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Home Focus Banking & Money Management Know your resource: SBA loans

Know your resource: SBA loans

At least 15 banks turned down the O’Haras application for a Small Business Administration (SBA) loan before they found one that allowed the couple to step into the world of entrepreneurship. And even that loan might not have been approved without intensive counseling from volunteers at SCORE, a nonprofit network that connects entrepreneurs with retired executives.

SCORE volunteers with experience in retail and banking repeatedly raked through When the Shoe Fits’ business plan until it was solid enough to win a bank’s approval and an SBA-backed loan, Alan O’Hara said.

SBA financing has played a key role in helping thousands of Pacific Northwest entrepreneurs over the decades, and last year provided $308.2 million in loans to 873 Oregon and Southwest Washington businesses alone. For companies that might not be able to get a traditional bank loan, the SBA may be the best way to fund growth. Yet countless companies never even consider this funding source because of confusion over how these government-backed loans work.

“The Small Business Administration does a pretty good job of communicating that SBA loans exist,” said Jan Harte, certified business advisor with the Small Business Development Center at Washington State University Vancouver. “But a lot of people don’t know how they work. You don’t go to the SBA and say, ‘I want an SBA loan.’ If you do, they will either say, ‘Go to your lender’ or ‘Go to SCORE or a Small Business Development Center and learn what’s involved in getting a business loan.’”

That’s because banks issue SBA loans, much as mortgage brokers, not the U.S. Department of Veterans Affairs, connect military veterans to VA-backed home loans.

SBA loans are not appropriate for every borrower that needs financing, added Harte. These loans come with origination fees and higher interest rates that can make them more expensive than other forms of financing.

Bankers usually turn to SBA funding only when a business proposal is too risky for a traditional loan, according to Harte. When risky borrowers meet requirements set out by the Small Business Administration, the government agency promises to repay the bank if those borrowers fail to make their payments.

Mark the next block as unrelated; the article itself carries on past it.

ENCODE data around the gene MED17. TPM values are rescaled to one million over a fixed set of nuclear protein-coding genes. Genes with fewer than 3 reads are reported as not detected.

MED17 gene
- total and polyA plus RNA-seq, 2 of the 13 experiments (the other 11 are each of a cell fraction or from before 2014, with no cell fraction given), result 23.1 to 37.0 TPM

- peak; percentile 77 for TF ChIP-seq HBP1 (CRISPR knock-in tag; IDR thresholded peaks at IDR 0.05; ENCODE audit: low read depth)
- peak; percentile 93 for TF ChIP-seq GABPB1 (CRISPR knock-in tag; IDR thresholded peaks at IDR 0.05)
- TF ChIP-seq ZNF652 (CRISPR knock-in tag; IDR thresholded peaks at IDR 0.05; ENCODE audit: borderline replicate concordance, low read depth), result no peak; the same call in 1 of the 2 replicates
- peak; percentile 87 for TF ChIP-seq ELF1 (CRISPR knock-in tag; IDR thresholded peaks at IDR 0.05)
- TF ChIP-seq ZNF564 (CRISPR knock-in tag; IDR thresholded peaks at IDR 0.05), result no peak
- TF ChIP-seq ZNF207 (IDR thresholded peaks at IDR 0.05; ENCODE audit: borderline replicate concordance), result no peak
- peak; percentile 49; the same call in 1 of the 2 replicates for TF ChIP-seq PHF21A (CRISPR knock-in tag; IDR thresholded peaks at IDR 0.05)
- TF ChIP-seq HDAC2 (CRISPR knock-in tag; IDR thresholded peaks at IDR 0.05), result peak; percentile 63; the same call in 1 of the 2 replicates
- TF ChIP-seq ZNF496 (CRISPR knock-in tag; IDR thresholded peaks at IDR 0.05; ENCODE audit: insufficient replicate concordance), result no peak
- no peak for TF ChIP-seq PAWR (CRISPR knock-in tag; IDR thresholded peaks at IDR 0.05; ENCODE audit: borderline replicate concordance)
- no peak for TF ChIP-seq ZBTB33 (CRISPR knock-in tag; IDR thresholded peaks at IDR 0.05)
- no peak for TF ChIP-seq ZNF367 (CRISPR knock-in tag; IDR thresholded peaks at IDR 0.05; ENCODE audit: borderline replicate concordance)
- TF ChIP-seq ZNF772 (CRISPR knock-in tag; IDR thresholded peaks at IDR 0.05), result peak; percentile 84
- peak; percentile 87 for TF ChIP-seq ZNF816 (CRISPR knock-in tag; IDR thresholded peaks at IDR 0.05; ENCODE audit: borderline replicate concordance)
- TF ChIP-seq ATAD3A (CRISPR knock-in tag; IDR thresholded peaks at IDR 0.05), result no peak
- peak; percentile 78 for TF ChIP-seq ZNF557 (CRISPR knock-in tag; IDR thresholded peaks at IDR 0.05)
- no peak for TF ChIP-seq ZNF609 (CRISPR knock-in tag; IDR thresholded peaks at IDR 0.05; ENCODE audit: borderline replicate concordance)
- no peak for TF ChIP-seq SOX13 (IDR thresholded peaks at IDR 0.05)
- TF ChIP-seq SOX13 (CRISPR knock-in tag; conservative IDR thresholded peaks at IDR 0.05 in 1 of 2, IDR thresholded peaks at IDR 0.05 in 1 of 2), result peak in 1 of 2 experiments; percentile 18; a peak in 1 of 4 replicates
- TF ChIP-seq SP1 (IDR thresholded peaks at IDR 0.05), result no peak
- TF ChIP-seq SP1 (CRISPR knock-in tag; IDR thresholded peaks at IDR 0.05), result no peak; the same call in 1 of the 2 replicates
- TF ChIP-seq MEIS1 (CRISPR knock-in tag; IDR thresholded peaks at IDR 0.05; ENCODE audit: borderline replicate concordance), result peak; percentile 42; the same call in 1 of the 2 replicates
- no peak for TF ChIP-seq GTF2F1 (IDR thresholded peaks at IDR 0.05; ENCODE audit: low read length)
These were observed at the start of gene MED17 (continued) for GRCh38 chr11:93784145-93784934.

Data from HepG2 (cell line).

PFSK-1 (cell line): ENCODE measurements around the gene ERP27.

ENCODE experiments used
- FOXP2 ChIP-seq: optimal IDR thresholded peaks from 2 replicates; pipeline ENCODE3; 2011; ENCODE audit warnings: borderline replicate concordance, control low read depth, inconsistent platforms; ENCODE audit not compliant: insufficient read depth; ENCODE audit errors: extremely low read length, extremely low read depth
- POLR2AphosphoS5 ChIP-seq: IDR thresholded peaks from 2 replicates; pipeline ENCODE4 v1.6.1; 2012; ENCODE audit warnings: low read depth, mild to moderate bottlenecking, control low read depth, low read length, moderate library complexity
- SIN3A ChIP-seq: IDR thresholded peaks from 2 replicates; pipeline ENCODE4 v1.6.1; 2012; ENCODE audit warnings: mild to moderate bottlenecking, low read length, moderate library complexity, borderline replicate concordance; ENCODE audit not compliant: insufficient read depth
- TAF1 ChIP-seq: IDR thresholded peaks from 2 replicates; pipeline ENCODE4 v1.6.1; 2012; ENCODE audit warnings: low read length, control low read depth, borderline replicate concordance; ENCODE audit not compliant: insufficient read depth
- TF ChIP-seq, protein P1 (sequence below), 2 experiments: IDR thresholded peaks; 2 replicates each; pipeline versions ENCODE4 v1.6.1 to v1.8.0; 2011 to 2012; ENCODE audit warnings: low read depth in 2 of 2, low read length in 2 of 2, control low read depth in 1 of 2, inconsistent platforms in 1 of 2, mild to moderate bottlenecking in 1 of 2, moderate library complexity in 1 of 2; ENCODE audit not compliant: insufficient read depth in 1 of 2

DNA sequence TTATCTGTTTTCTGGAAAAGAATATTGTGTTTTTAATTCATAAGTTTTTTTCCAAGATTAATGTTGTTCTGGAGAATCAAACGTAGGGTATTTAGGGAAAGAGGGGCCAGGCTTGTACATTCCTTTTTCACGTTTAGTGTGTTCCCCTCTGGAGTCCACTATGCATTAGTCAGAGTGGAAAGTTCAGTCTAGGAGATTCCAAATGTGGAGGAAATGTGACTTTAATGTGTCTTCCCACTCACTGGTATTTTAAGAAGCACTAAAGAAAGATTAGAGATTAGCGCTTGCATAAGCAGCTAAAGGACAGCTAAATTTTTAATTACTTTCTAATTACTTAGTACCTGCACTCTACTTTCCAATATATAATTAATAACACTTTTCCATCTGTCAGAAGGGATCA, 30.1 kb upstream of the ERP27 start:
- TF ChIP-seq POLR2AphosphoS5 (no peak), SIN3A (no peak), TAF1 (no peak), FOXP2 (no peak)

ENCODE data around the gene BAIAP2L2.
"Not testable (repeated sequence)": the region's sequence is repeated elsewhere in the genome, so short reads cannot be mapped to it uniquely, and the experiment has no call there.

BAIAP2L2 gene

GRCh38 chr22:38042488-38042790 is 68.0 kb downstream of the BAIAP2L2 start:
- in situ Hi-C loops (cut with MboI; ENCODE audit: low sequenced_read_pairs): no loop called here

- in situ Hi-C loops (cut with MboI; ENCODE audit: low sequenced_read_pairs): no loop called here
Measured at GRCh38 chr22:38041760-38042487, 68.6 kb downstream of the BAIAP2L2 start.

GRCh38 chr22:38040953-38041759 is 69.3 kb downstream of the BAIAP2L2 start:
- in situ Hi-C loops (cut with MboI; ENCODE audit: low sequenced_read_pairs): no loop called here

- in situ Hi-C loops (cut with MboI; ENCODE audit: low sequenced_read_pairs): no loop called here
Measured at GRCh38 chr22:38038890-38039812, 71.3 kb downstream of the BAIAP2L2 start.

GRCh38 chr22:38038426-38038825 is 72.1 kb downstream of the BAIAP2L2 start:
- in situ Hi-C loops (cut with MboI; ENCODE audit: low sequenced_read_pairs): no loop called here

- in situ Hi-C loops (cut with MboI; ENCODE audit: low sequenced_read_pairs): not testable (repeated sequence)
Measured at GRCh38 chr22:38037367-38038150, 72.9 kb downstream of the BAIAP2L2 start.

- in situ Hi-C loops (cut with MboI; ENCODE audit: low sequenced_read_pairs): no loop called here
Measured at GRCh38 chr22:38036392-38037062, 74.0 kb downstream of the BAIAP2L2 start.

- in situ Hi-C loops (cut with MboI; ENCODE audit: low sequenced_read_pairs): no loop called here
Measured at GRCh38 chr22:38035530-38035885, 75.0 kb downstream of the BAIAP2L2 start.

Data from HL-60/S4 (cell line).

Harte offers two tips to business owners who think they may want to obtain an SBA loan:

1. Work with experienced advisors at SCORE or the Small Business Development Center to develop and fine-tune your business plan before you start applying for loans.

2. Set up a bank account with a financial institution that understands your kind of company, and then stay put.

There’s no one “best” bank for small business loans, because different banks have different strengths, Harte said. Community banks, for example, have experience with small regional businesses like When the Shoe Fits. But some companies need a bank with a large branch network, understanding of a specific niche industry, or experience financing international sales.

When the O’Haras went searching for $250,000 to fund their third store last year, they saw first-hand the value of a strong banking relationship. This time around, O’Hara said, the bank presented options that included both conventional and SBA loans, and ultimately the O’Haras opted to stick with SBA funding.

If you think you’re likely to need an SBA loan, going with a financial institution that has a history with the SBA program could be to your advantage, Harte said. Banks and credit unions that have demonstrated a strong understanding of the process can be certified as preferred lenders, and can approve SBA loans internally, while less experienced lenders must await Small Business Administration approval to fund a loan.

Even the most helpful banks are not business advisors, however, which is why SCORE and the SBDC can be so important to entrepreneurs in search of funding. If you’ve overlooked something when you bring your proposal to a bank, you’ll get turned down, O’Hara said. But expert advisors can prevent that from happening – or help you fix your oversight after the fact.

Some would-be-entrepreneurs might not like what these experts have to say, O’Hara explained, because if you’ve got a bad idea or are unwilling to take the risks necessary to succeed they are the ones to deliver the bad news.

“By the time those guys had raked us over the coals, we felt we had a pretty good packet to bring to banks,” O’Hara said.

“Unless you’ve got your ducks in a row and are absolutely ready, you could lose everything you’ve got,” he added. “This is not the right thing to casually venture into.”

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